Imagine a redwood tree so strange that its shape is like a cross between a twisted donut and a churro pastry. That may sound like a bizarre dessert gone awry but is actually a unique redwood growing in Sacramento California. Located near the city zoo, this unusual tree resides in William Land Regional Park.
From a distance, the tree appears like any other coast redwood, but when you get up close, you can see strange furrowed ridges along the trunk. Looking up, this odd arrangement transitions into a spiral pattern midway through the crown. The only other redwood known to display similar traits is the ‘Corkscrew Tree’ growing in Prairie Creek Redwood State Park. Other redwoods may exhibit interesting spiral patterns but none have these unusual characteristics seen within both of these trees.
Viewed from the south, this is the picture that gives the tree its namesake. Note how many furrowed ridges are within the bark.
Basal sprouts rising from the north side of the Churro Tree.
Here you can see a side-by-side comparison of the Churro Tree to a normal coast redwood. Note how unusual the bark pattern is when compared to the multistem tree on the right.
What’s also peculiar is there’s another redwood near the Churro Tree that has an unusual shape as well. The ‘Sideways Redwood’ grows only a few hundred feet away from the Churro Tree and exhibits a horizontal growing pattern despite its sunny location.
So, the question of why we’re seeing these unusual redwoods in Land Park may be linked to the Park’s past. Using history as our guide, the site of the park is situated in a flood zone adjacent to the Sacramento River. According to a 2018 article in the Sacramento Bee Newspaper: Willam Land Park Turns 100 Years Old in the 1850’s the land was used as a drainage slough for Sacramento's raw sewage disposal, while another section was used as a Civil War military camp. Field exercises were conducted at the camp during that time and it’s unknown if chemical ordinance was used. By 1916 the land became so contaminated in raw sewage that questions arose if the site was even suitable for consideration as a new park. At the time people voiced concerns that not even grass would grow there. In 1918 the land was acquired and slowly convert to a public park. It was sometime during the 1920s when the redwoods seen today were planted throughout the park.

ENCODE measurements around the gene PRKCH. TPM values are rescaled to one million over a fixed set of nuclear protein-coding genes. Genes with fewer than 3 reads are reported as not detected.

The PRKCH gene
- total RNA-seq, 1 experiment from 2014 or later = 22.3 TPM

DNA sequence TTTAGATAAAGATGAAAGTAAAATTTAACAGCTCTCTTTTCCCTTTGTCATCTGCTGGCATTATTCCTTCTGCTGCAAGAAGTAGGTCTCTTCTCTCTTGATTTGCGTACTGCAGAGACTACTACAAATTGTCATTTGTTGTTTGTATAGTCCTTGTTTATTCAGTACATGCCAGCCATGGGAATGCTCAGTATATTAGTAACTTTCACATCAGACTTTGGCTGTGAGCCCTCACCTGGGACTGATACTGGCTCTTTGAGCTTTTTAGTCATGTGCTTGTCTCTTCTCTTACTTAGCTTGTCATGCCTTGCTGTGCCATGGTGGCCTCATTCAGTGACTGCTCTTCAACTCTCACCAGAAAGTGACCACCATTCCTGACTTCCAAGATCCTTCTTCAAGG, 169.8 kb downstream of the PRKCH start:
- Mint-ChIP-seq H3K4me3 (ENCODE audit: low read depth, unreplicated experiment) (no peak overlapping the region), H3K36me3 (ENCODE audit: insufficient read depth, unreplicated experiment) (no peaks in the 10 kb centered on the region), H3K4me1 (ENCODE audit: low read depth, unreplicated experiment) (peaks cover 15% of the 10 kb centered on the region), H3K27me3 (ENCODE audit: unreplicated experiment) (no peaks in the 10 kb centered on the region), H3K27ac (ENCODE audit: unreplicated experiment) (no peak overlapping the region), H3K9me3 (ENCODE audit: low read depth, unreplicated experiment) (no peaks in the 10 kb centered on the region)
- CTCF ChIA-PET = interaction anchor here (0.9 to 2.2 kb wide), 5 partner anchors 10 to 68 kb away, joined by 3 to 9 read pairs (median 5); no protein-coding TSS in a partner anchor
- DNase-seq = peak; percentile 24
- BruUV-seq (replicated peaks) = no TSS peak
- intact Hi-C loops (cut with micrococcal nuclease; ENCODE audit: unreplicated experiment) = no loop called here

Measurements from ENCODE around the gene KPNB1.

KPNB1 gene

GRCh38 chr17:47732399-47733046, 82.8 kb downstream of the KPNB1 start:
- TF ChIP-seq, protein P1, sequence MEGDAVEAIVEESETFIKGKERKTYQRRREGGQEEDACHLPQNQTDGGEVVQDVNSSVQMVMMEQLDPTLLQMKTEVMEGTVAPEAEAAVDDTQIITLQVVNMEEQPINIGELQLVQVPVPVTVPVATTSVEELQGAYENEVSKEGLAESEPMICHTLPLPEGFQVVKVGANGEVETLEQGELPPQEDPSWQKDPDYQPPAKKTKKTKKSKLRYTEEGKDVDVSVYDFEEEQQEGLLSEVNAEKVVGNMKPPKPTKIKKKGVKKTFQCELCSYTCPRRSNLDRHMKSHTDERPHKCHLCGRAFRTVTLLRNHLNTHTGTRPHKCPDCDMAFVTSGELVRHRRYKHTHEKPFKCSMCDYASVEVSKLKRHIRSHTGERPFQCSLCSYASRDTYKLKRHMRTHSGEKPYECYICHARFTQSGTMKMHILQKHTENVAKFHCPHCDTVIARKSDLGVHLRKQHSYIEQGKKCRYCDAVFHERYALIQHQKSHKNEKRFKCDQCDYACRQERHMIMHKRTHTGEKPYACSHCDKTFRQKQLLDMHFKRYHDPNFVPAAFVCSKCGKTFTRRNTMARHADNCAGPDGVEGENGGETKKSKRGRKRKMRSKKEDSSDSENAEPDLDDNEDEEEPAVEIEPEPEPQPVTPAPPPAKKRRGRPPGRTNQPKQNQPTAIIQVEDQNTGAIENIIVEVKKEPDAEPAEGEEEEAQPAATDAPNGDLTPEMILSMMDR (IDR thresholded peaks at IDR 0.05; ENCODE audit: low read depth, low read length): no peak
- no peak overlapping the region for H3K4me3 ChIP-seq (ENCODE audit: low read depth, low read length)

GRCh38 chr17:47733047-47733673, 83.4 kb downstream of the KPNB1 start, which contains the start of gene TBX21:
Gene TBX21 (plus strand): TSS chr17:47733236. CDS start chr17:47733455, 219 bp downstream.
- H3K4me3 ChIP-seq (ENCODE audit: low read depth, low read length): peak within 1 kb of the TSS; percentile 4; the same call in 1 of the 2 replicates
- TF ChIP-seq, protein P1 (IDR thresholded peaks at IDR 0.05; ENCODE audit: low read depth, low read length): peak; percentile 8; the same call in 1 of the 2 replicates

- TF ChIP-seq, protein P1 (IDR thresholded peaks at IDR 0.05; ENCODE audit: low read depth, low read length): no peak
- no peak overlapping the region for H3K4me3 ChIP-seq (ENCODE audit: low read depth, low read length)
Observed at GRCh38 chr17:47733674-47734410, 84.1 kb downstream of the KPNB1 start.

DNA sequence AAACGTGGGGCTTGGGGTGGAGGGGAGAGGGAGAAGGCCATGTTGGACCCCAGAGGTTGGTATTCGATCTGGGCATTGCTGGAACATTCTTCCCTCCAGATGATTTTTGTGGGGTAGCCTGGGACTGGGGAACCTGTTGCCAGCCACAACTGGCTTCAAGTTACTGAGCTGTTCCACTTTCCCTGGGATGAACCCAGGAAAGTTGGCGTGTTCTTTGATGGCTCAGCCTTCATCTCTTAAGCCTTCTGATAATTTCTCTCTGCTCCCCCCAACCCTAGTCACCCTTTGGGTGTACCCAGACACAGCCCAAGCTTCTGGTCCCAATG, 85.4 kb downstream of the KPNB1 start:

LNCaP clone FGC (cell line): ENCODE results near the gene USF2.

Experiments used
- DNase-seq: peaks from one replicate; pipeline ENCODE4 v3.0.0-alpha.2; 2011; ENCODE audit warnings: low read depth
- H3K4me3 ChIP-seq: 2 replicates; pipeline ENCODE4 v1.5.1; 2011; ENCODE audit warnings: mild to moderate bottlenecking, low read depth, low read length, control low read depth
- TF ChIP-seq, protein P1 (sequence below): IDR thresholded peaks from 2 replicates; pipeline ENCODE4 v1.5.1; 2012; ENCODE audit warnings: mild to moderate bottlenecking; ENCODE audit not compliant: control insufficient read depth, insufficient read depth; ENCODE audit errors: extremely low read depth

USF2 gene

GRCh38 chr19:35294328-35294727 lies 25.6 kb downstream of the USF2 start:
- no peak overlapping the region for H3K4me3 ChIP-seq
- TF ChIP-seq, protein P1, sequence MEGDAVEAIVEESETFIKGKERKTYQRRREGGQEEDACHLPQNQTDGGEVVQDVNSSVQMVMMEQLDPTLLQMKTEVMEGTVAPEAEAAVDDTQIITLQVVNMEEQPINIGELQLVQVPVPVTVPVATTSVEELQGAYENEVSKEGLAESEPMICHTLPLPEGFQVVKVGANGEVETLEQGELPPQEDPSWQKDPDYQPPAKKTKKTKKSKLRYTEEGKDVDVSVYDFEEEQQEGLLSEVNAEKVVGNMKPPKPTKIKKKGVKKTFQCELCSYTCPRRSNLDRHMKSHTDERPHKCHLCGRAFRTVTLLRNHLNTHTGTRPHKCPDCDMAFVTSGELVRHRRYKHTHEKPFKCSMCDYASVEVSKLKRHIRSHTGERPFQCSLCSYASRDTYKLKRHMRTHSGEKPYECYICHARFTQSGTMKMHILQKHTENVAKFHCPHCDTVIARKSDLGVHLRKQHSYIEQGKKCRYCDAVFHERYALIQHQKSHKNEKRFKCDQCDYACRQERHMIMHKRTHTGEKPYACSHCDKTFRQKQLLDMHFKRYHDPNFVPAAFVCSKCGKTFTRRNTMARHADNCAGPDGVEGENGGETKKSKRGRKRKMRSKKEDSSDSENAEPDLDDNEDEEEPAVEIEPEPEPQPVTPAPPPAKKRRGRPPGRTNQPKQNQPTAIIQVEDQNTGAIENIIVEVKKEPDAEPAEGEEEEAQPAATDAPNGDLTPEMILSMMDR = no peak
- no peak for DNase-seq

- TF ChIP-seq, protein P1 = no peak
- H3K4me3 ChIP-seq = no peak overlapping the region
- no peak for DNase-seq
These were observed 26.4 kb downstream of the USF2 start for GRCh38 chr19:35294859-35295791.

So with the back story told, is the Churro Tree & Sideways Redwood the results of genetic mutations induced by soil contamination? It’s a question like this that drives researchers at Chimera Redwoods to find out. Currently, we’re in the process of collecting soil from these unique sites with the intent of testing them for heavy metals. That step will be done when funding can be secured at some point in the future.